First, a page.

Across the academy, instructors are being urged to incorporate more technology in their teaching; blended classrooms, flipped classrooms, and hybrid or online courses are trendy new pedagogy. Despite my belief that there are real benefits to the judicious use of technology in teaching and learning, I am concerned about the way in which the shift to the digital interface could widen, not reduce, the digital divide. 
This post was prompted by a discussion with a QC adjunct colleague who has encountered trouble with the increased emphasis on the virtual learning environment, including reliance on CUNY’s course management system, Blackboard, as well as other online tools such as WordPress (QWriting), and other assorted platforms. Example: the instructor posts readings online via the Bb site (thinking that this will save the students textbook money); if students do not have the technology tools and access to the internet from home, they are challenged to even get the readings done. Another example: if the instructor utilizes WordPress and requires two to three posts a week (including comments), students without the digital access are disenfranchised and alienated by this requirement.
But what about the computer labs on campus? Shouldn’t the students be able to utilize those as a resource? They can print their readings and post their assignments at the labs, right?
Well, that sounds like a nice, neat solution but reality is not that smooth. For some students, particularly the ones who do not have the advantages of access from home, schedules are very tight (classes, work, child care, etc.); they cannot spend hours every week doing their work, downloading materials and uploading assignments in the computer labs on campus.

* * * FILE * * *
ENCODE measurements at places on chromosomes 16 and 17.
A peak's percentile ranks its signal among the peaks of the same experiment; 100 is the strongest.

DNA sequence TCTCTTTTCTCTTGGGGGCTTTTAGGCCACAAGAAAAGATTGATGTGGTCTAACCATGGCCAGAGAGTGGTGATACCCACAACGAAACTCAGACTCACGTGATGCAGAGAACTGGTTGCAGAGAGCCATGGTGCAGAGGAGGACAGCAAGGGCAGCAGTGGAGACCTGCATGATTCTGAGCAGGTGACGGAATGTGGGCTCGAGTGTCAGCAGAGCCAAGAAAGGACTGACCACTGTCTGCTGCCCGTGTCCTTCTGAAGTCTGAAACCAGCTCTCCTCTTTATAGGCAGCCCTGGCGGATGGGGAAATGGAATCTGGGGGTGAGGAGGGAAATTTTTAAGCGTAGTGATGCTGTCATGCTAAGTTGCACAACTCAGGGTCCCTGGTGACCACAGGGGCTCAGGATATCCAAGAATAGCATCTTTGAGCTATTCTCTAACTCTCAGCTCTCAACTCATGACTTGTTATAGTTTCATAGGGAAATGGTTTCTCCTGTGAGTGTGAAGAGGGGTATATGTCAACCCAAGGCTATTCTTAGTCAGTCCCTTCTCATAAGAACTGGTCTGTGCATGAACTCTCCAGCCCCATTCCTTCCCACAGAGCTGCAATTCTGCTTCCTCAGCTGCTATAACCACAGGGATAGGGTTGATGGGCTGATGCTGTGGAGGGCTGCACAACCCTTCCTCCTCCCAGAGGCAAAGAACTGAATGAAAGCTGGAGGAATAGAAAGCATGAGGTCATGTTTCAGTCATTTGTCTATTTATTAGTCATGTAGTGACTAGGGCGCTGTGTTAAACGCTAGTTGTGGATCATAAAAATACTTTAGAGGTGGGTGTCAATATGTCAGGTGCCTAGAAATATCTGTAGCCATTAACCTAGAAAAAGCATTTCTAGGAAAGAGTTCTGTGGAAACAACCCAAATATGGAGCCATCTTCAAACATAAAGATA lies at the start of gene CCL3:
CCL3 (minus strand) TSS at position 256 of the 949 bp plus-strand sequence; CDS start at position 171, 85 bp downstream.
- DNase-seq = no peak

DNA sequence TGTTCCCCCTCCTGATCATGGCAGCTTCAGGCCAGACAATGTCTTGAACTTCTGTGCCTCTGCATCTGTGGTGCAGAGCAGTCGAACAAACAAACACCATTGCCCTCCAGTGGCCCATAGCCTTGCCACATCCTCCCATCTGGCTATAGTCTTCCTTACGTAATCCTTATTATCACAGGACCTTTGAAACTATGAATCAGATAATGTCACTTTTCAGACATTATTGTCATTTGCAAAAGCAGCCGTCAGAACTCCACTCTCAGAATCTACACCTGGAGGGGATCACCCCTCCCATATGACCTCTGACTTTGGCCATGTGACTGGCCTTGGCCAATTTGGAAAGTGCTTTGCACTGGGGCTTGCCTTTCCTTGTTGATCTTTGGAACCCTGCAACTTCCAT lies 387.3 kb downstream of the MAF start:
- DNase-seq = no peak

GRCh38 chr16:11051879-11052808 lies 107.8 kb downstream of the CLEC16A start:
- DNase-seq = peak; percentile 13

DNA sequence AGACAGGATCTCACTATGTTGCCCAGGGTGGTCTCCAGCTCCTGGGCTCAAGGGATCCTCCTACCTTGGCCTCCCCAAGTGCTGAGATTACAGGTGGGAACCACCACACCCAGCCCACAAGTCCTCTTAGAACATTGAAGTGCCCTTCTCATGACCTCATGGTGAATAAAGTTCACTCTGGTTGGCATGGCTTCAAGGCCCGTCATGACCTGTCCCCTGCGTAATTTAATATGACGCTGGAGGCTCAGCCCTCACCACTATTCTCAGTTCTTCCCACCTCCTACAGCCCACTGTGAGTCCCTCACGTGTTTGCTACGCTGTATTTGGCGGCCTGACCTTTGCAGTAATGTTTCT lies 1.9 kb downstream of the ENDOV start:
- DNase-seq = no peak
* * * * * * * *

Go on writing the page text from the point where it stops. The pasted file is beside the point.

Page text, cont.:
The colleague I spoke with heard directly from one student that s/he received a grade of “F” due to access challenges in a previous “web-enhanced” course; the adjunct also experienced extreme antagonism from a different student whose digital literacy and confidence were not enough to keep up with the fundamentals of the blended course requirements, let alone the course content. So, I pose the question: how do we accommodate these challenges? How do we ensure that our shift to a different teaching/learning paradigm which includes digital practices does not leave behind the students who are already underprivileged – students who have not acquired the skills or access necessary to succeed with these new requirements?
First, I want to promote the fact that CUNY delineates different modes of instruction. Check out the detailed explanations on the Queens College CTL site: http://ctl.qc.cuny.edu/mode-of-instruction/. Unfortunately, these modes of instruction are not indicated to students when they register – even though there is the ability to post them in CUNYFirst. On the one hand, departments need to do a better job of collecting that information from their adjuncts at the time of course assignments and updating the courses on CUNYFirst before the students register; on the other hand, faculty need to have the mode of instruction clearly indicated on their syllabi along with the requirements. Unfortunately, finding out the first day of class is often too late for students. They can always drop, of course, but finding an equivalent, required class at the same day/time in a mode of instruction with which they are comfortable can be a challenge, to say the least.
Second, one of my typical moves is to book a computer lab early in the semester if I am utilizing any platform other than Bb. I walk the students through sign-up (of QWriting, Wikispaces, whatever) and we practice the fundamentals together. This has worked to solve some of the literacy and confidence issues, but still does not address the access problem. (It’s also not always easy to get a lab on the day/time you prefer.)
What else can we do to accommodate or assist students in our courses who may already be on the bottom side of the digital divide? I look forward to the ideas and suggestions.